July 21st, 2024

Common Sense Health: Missing messages in infection prevention

By Dr. Gifford-Jones and Diana Gifford-Jones on October 20, 2023.

Influenza, or the flu, is on the rise this time of year. That’s because the virus spreads easily when people are indoors in close contact and when the air is less humid and colder. So, it makes sense that International Infection Prevention Week takes place in October. But what doesn’t make sense is the absence of an important message.

Public health officials offer a standard list of best practices to reduce the risk of infections. Hand hygiene is top of the list. It’s a fact that many people don’t wash their hands after using the toilet. But they will clutch their mobile phones, which never get washed, before during and after trips to the toilet. Hands and phones are both common vehicles for the transmission of microorganisms from one person to another.

Use of cleaners and disinfectants is another recommendation. It’s been said that “cleanliness is next to godliness,” and that’s true to a point. But don’t forget that valuable life lessons come from embracing the messiness and imperfections of our human experience.

What about vaccinations? It’s on the list as it should be. From measles, mumps, and rubella to typhoid and polio, vaccinations have saved millions of lives. If you have doubts, don’t rely on one expert’s opinion. Do your research. Read widely. Vaccines are a vital part of our toolkit for fighting infections.

COVID migrated personal protective equipment from the surgical theatre into public settings and PPE is now a familiar acronym. We’ve learned new respiratory etiquette, too. Get that elbow in place for a sneeze, then bring out the hand sanitize in a show of extra effort!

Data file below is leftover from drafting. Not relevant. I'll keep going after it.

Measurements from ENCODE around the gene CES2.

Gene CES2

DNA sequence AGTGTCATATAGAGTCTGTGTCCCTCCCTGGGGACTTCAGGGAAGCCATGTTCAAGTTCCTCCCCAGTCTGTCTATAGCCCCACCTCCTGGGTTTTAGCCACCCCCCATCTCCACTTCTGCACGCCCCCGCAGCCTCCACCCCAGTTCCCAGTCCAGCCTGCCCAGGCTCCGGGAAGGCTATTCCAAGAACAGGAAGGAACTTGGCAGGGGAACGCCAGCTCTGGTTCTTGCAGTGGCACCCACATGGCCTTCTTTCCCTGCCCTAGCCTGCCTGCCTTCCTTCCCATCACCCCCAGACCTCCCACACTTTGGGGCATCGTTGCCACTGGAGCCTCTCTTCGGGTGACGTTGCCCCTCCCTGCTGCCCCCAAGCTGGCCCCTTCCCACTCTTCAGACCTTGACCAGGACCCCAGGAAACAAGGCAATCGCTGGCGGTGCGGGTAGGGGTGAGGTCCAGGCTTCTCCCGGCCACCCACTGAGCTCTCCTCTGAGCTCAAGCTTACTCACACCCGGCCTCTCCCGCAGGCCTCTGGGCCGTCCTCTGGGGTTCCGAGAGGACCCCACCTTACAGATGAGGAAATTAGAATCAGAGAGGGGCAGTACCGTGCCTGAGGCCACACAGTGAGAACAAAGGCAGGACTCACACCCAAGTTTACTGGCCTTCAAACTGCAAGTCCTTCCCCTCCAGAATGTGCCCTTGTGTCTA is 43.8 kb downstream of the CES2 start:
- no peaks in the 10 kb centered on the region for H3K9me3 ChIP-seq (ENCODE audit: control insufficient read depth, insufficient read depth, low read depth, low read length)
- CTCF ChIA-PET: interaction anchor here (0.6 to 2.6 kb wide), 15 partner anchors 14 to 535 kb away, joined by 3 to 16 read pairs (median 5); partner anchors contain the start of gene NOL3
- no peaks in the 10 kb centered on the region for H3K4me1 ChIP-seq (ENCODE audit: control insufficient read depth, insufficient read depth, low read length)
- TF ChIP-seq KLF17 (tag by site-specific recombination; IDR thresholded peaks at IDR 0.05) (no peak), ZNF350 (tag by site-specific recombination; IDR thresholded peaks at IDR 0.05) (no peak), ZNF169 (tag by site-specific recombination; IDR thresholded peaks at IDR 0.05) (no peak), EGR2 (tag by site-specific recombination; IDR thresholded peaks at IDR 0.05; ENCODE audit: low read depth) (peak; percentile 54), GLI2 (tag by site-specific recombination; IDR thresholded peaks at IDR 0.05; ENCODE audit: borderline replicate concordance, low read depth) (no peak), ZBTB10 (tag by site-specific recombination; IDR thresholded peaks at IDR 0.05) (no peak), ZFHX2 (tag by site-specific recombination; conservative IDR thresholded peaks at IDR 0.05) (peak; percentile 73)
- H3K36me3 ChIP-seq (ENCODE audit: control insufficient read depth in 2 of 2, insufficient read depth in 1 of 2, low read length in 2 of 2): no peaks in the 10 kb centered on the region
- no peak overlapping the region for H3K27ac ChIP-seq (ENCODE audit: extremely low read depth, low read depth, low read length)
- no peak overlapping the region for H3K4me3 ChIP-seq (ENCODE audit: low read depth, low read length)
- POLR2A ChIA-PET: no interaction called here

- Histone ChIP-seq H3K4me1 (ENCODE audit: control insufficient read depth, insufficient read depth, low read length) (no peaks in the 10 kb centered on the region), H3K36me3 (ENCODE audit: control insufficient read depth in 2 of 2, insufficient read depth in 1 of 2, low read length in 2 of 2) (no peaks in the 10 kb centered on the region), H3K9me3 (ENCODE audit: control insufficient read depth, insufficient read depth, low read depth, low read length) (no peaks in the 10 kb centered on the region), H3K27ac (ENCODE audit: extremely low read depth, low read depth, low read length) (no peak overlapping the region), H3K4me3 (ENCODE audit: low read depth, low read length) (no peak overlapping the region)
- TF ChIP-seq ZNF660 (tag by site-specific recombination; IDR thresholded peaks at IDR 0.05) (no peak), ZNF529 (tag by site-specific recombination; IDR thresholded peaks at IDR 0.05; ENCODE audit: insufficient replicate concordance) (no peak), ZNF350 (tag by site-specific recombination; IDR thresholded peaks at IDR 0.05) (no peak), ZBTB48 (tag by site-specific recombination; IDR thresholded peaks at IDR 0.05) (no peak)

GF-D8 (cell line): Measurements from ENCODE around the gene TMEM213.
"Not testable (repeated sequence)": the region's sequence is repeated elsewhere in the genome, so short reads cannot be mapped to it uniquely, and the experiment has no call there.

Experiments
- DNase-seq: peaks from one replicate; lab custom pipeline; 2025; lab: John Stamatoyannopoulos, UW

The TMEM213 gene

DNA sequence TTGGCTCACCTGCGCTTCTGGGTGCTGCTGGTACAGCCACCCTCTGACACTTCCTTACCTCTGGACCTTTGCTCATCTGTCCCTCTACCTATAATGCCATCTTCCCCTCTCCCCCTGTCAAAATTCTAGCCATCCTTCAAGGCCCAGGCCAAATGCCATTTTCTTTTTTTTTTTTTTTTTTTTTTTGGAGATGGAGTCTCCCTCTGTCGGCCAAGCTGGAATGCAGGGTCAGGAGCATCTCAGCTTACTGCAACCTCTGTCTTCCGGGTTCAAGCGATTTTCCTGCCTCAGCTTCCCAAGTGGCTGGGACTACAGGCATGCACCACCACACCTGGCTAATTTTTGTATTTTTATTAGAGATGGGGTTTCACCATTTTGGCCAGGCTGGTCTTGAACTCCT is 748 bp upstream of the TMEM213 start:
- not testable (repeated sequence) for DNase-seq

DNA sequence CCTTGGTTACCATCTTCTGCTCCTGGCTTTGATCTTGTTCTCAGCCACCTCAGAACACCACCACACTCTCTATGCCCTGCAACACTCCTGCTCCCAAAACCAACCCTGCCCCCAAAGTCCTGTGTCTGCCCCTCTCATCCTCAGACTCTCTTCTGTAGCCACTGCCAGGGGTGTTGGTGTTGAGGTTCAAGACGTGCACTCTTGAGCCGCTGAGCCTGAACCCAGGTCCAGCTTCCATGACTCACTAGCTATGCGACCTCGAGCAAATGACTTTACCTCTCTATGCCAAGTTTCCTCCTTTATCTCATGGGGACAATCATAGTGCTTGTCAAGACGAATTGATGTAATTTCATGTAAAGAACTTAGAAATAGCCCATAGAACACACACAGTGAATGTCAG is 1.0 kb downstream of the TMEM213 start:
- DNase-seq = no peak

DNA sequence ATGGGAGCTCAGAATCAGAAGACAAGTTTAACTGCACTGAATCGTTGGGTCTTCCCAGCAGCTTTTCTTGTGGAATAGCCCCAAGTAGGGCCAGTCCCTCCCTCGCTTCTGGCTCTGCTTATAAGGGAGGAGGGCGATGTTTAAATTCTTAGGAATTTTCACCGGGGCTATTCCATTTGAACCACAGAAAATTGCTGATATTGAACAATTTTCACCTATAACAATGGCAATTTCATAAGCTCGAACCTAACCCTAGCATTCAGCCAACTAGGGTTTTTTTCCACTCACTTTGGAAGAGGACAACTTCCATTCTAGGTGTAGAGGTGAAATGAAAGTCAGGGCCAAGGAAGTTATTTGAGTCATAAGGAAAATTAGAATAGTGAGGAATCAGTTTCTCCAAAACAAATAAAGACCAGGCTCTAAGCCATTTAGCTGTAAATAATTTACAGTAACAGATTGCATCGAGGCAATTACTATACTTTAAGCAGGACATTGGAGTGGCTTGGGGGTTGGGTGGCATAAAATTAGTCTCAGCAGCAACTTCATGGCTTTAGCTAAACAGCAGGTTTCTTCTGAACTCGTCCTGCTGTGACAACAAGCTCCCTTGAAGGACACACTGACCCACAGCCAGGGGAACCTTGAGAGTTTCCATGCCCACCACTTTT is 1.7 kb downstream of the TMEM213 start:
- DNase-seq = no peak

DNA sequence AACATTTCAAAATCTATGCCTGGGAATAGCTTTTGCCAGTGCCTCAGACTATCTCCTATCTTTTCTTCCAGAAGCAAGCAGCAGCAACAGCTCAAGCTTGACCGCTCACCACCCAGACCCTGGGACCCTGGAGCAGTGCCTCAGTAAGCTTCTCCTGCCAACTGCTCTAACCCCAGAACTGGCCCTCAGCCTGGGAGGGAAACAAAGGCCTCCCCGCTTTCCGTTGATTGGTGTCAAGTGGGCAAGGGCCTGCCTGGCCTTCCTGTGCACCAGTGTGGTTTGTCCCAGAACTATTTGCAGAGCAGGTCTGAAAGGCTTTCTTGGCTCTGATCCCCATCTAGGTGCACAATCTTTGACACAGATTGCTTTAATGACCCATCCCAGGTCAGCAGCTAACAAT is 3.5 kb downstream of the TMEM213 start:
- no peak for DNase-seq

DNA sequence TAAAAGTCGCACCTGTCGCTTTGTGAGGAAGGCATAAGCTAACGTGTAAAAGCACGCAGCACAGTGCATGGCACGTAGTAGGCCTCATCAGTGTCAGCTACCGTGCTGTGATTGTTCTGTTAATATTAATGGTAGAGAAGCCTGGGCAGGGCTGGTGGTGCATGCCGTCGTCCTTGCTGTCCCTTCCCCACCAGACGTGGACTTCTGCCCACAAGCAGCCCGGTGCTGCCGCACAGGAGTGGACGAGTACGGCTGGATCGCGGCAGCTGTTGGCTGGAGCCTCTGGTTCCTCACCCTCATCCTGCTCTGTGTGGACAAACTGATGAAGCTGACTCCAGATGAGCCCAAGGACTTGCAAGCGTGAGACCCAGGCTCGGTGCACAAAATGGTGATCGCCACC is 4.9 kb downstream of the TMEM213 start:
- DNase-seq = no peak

Infections can be transmitted in hospitals, assisted living residences, and in kitchens everywhere – on medical instruments, in food, and in the air. Following safety instructions is crucial to minimize risk, especially for vulnerable people.

But what’s the missing message?

Never neglect the importance of building and maintaining a robust immune system. Why is the message to strengthen natural defences so frequently overshadowed?

There is nothing in comparison to the sophistication with which the body naturally sorts bacterial and viral friend from foe. A strong, natural immune response is an excellent defence against the flu and other common infections. Evolved over millennia to keep us safe, the immune system is a remarkable network of cells, tissues, and organs working together to protect the body from harmful invaders.

Building a strong immune system isn’t rocket science. You need a well-balanced diet rich in fruits, vegetables, lean proteins, and whole grains that provide the essential nutrients for immune function. Vitamin C, vitamin D, magnesium, and zinc are known to bolster immunity. But you need high doses of C, to keep cells primed for a fight, on the order of 1,000 mg a couple of times a day. Higher doses are needed in the moment of crisis when the fight is on against powerful combatants.

There are other important steps. Exercise promotes circulation of immune cells, enhancing the body’s defence mechanisms. Staying hydrated is crucial. Quality sleep is essential for immune system restoration and function. Research suggests that emotional well-being has a beneficial impact on immune function too.

By contrast, chronic stress suppresses the immune system. If you feel under pressure, get into meditation, yoga, and deep breathing. If you gut is out of whack, your immune system probably is too. Consume probiotic-rich foods or take supplements. It goes without saying that smokers must quit, and alcohol use should be moderate or not at all.

It’s ironic that health authorities don’t share this message. We’d have better infection prevention if they did.

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